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Avian Influenza Virus H3 Hemagglutinin May Enable High Fitness of Novel Human Virus Reassortants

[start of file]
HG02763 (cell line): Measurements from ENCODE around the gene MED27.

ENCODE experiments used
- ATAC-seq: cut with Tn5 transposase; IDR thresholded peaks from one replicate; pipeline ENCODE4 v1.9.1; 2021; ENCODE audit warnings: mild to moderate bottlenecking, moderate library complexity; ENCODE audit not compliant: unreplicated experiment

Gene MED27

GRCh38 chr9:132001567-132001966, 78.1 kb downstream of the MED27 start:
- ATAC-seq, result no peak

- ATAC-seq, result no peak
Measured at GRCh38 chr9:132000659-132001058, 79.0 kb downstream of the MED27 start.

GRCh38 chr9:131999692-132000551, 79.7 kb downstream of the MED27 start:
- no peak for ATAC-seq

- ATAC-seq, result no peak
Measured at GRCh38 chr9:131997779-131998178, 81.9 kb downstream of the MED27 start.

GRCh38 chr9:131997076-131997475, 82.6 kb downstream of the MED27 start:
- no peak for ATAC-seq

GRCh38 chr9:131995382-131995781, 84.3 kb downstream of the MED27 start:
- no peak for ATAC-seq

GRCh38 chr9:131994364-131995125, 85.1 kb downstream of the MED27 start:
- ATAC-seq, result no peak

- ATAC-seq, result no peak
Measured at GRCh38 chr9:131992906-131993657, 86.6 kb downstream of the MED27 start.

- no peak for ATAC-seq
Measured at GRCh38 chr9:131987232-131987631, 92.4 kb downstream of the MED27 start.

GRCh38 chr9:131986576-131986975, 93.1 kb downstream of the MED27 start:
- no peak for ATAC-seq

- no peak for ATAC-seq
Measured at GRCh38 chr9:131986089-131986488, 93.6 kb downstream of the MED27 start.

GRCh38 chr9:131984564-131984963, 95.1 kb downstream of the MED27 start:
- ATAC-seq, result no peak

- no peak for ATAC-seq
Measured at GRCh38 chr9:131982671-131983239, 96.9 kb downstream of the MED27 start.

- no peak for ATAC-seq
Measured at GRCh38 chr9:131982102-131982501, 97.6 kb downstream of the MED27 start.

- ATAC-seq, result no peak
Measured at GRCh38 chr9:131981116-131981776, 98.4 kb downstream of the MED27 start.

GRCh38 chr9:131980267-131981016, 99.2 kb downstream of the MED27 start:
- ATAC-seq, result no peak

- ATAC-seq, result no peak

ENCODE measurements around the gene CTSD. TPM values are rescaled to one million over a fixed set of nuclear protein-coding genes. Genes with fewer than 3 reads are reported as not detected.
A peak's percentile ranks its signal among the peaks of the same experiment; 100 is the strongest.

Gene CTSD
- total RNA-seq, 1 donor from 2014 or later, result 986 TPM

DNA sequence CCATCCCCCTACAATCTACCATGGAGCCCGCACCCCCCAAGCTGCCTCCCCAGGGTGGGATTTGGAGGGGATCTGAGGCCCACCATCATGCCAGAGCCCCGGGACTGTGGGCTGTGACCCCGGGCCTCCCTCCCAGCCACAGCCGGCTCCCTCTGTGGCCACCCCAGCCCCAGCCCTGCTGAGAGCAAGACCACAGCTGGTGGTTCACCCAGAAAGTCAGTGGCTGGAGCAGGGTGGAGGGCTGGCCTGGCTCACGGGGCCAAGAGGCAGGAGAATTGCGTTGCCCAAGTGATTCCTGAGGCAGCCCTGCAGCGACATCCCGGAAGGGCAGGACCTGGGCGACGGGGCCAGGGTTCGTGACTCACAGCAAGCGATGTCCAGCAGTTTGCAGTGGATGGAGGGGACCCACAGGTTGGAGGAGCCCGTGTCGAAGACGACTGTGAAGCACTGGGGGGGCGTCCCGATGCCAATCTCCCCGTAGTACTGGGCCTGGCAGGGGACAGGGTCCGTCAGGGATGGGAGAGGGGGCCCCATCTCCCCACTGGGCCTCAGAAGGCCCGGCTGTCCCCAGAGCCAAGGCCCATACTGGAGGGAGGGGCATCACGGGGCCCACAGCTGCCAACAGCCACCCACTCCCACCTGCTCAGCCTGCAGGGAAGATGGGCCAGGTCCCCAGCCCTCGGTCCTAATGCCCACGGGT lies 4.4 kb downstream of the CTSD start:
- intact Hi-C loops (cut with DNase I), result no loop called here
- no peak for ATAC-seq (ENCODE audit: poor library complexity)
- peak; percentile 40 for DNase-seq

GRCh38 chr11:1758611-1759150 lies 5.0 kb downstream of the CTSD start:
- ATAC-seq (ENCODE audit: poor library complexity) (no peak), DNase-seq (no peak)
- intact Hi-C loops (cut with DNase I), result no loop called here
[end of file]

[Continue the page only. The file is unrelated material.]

Reassortment of influenza A virus genes enables antigenic shift resulting in the emergence of pandemic viruses with novel hemagglutinins (HA) acquired from avian strains. Here, we investigated whether historic and contemporary avian strains with different replication capacity in human cells can donate their hemagglutinin to a pandemic human virus. We performed double-infections with two avian H3 strains as HA donors and a human acceptor strain, and determined gene compositions and replication of HA reassortants in mammalian cells. To enforce selection for the avian virus HA, we generated a strictly elastase-dependent HA cleavage site mutant from A/Hong Kong/1/68 (H3N2) (Hk68-Ela). This mutant was used for co-infections of human cells with A/Duck/Ukraine/1/63 (H3N8) (DkUkr63) or the more recent A/Mallard/Germany/Wv64-67/05 (H3N2) (MallGer05) in the absence of elastase but presence of trypsin. Among 21 plaques analyzed from each assay, we found 12 HA reassortants with DkUkr63 (4 genotypes) and 14 with MallGer05 (10 genotypes) that replicated in human cells comparable to the parental human virus. Although DkUkr63 replicated in mammalian cells at a reduced level compared to MallGer05 and Hk68, it transmitted its HA to the human virus, indicating that lower replication efficiency of an avian virus in a mammalian host may not constrain the emergence of viable HA reassortants. The finding that HA and HA/NA reassortants replicated efficiently like the human virus suggests that further HA adaptation remains a relevant barrier for emergence of novel HA reassortants.



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